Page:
The consumer co-operative movement was one of the most important popular movements in inter-war Europe, but remains under-researched by historians in comparison to other social movements, especially with regard to its international dimensions. From 1895, the co-operative movement also had its own international organisation, the International Co-operative Alliance (ICA). This book explores the transnational history of consumer co-operation from the establishment of the movement in the second half of the nineteenth century to the outbreak of the Second World War, focusing in particular on co-operation in the Nordic countries (Denmark, Finland, Norway and Sweden). The co-operative movement was especially strong throughout the region and the Nordic co-operative federations played a prominent role in the ICA. The fundamental question explored in the book concerns the meaning of co-operation: was it a social movement or an economic enterprise? Did it aspire to challenge capitalism or to reform it? Did it contain at its heart a political vision for the transformation of society or was it simply a practical guide for organising a business? I argue that it was both, but that an examination of the debates over the different meanings of co-operation can also illuminate broader questions about the emergence of consumer interests in the first half of the twentieth century, especially in a transnational context. Studying the Nordic co-operative movement also helps to shed light on the growing international interest in this region and the emergence of a Nordic “middle way” during the 1930s.
Through a study of diabetes care in post-war Britain, this book is the first historical monograph to explore the emergence of managed medicine within the National Health Service. Much of the extant literature has cast the development of systems for structuring and reviewing clinical care as either a political imposition in pursuit of cost control or a professional reaction to state pressure. By contrast, Managing Diabetes, Managing Medicine argues that managerial medicine was a co-constructed venture between profession and state. Despite possessing diverse motives – and though clearly influenced by post-war Britain’s rapid political, technological, economic, and cultural changes – general practitioners (GPs), hospital specialists, national professional and patient bodies, a range of British government agencies, and influential international organisations were all integral to the creation of managerial systems in Britain. By focusing on changes within the management of a single disease at the forefront of broader developments, this book ties together innovations across varied sites at different scales of change, from the very local programmes of single towns to the debates of specialists and professional leaders in international fora. Drawing on a broad range of archival materials, published journals, and medical textbooks, as well as newspapers and oral histories, Managing Diabetes, Managing Medicine not only develops fresh insights into the history of managed healthcare, but also contributes to histories of the NHS, medical professionalism, and post-war government more broadly.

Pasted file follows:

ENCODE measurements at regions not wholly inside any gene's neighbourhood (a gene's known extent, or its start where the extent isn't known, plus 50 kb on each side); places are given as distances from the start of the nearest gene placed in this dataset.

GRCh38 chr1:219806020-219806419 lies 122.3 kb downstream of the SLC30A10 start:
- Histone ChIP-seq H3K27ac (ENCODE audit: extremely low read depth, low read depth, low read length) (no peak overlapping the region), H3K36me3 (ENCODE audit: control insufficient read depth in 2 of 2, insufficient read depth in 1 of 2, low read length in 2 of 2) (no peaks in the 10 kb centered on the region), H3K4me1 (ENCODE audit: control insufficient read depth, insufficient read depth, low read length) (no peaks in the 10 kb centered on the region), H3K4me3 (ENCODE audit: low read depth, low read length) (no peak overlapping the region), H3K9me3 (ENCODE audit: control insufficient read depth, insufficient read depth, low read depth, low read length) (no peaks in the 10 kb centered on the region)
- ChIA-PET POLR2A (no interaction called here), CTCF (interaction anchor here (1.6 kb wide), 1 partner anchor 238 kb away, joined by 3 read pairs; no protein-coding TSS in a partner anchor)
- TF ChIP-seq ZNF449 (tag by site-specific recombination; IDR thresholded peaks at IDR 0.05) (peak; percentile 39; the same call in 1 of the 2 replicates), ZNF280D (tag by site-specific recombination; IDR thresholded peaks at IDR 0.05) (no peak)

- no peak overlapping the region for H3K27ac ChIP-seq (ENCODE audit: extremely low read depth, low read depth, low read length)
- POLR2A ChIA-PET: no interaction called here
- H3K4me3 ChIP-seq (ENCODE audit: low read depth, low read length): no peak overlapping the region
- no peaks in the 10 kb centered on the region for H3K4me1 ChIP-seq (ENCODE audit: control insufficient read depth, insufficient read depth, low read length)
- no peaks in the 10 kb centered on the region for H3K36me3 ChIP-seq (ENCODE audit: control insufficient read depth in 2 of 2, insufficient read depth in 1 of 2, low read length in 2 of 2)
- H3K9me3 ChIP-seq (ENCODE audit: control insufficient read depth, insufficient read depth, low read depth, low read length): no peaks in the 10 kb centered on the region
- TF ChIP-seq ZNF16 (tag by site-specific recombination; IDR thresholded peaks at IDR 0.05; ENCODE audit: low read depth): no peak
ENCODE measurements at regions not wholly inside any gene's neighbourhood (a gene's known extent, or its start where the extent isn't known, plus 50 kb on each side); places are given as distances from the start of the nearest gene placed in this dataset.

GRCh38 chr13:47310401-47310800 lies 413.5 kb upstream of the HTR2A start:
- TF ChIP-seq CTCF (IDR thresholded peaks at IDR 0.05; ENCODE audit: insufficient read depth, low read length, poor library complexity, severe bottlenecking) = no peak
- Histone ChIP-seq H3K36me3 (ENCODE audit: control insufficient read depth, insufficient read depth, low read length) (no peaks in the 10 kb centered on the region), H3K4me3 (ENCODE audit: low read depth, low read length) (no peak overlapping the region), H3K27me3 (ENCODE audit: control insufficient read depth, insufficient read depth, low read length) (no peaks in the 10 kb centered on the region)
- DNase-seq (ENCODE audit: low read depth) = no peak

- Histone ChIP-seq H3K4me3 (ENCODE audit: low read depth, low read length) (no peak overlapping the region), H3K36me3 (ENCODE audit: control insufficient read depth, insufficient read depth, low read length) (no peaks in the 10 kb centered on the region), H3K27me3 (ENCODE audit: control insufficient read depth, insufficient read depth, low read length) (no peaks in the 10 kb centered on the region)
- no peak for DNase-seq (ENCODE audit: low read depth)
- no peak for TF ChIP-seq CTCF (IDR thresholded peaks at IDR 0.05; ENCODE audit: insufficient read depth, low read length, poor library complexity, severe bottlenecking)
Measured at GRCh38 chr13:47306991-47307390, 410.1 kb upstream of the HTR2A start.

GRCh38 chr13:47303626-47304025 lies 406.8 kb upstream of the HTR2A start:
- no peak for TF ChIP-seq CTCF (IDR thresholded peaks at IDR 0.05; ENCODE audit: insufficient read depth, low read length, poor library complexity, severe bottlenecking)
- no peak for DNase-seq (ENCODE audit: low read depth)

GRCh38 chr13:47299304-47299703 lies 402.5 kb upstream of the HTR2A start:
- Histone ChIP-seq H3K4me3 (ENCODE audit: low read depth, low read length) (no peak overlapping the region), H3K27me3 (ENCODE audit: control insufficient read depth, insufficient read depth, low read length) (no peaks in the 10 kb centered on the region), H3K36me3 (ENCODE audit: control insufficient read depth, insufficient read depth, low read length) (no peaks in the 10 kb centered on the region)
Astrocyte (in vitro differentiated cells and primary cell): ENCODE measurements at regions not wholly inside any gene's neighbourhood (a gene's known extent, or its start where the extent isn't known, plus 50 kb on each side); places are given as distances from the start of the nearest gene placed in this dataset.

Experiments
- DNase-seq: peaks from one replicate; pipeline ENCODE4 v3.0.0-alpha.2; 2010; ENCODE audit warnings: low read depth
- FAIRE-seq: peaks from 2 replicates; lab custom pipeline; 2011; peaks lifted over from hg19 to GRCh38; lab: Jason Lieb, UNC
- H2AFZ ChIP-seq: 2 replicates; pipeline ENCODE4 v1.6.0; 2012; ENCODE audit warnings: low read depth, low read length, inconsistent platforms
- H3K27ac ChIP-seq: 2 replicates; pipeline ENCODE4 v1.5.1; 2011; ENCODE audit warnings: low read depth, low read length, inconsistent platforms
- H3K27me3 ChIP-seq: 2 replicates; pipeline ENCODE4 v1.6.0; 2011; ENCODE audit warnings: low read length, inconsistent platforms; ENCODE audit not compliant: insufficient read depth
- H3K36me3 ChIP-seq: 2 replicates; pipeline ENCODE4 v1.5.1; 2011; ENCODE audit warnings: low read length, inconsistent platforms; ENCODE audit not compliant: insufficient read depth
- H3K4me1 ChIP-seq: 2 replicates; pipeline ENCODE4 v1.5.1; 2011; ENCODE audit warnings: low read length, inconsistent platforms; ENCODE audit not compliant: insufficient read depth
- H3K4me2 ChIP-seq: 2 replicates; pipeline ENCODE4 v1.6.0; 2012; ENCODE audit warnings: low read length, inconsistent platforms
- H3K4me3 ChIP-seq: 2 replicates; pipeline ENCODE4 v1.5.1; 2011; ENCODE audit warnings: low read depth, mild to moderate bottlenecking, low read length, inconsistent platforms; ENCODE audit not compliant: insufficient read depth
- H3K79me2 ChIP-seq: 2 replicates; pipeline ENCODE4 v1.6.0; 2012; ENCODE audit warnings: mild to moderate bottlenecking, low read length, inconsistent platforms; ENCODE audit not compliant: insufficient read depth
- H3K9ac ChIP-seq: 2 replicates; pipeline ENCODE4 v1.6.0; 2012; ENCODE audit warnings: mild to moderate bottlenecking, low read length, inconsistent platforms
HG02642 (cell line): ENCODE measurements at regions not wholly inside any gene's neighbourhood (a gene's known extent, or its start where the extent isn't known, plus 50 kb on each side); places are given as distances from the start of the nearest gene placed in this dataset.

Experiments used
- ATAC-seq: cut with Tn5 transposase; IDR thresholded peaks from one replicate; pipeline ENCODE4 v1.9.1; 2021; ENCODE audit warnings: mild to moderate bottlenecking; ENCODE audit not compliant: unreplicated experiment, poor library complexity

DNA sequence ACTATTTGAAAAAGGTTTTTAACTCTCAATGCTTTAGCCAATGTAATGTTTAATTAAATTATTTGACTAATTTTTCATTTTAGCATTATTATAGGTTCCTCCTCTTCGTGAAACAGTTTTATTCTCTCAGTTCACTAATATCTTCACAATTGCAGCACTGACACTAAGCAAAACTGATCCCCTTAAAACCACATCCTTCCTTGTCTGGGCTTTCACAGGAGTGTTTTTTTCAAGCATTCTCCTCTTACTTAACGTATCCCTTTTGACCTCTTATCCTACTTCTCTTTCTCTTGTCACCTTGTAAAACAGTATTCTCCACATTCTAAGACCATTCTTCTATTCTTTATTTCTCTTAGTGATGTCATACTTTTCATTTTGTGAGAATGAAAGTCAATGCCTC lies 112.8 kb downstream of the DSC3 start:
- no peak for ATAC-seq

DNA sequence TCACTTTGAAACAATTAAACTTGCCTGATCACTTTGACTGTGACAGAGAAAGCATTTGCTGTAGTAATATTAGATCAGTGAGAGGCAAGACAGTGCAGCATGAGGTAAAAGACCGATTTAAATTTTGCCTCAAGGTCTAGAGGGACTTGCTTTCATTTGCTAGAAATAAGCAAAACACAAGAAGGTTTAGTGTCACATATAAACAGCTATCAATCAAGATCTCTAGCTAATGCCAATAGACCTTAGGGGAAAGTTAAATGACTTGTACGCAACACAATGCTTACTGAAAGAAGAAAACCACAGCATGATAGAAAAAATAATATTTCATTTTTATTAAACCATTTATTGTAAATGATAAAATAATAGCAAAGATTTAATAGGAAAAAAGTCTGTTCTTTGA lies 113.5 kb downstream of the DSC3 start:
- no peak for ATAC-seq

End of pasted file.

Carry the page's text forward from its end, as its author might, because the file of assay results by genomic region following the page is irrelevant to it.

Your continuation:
The reconstruction of Kosovo after 1999 was one of the largest and most ambitious international interventions in a post conflict country. Kosovo was seen by many international actors as a ‘green fields’ site on which to construct the government institutions and practices they considered necessary for future peace and prosperity. For a while Kosovo was close to being a laboratory for the practice of institution building and capacity development. This book looks beyond the apparently united and generally self congratulatory statements of international organisations and donors to examine what actually happened when they tried to work together in Kosovo to construct a new public administration. It considers the interests and motivations and the strengths and weaknesses of each of the major players and how these affected what they did, how they did it, and how successful they were in achieving their goals. Although in general the international exercise in Kosovo can be seen as a success, the results have been uneven. Some public administration institutions perform well while others face ongoing challenges. The book argues that to a significant extent the current day performance of the Kosovo government can be traced to the steps taken, or sometimes not taken, by various international actors in the early years of the international intervention.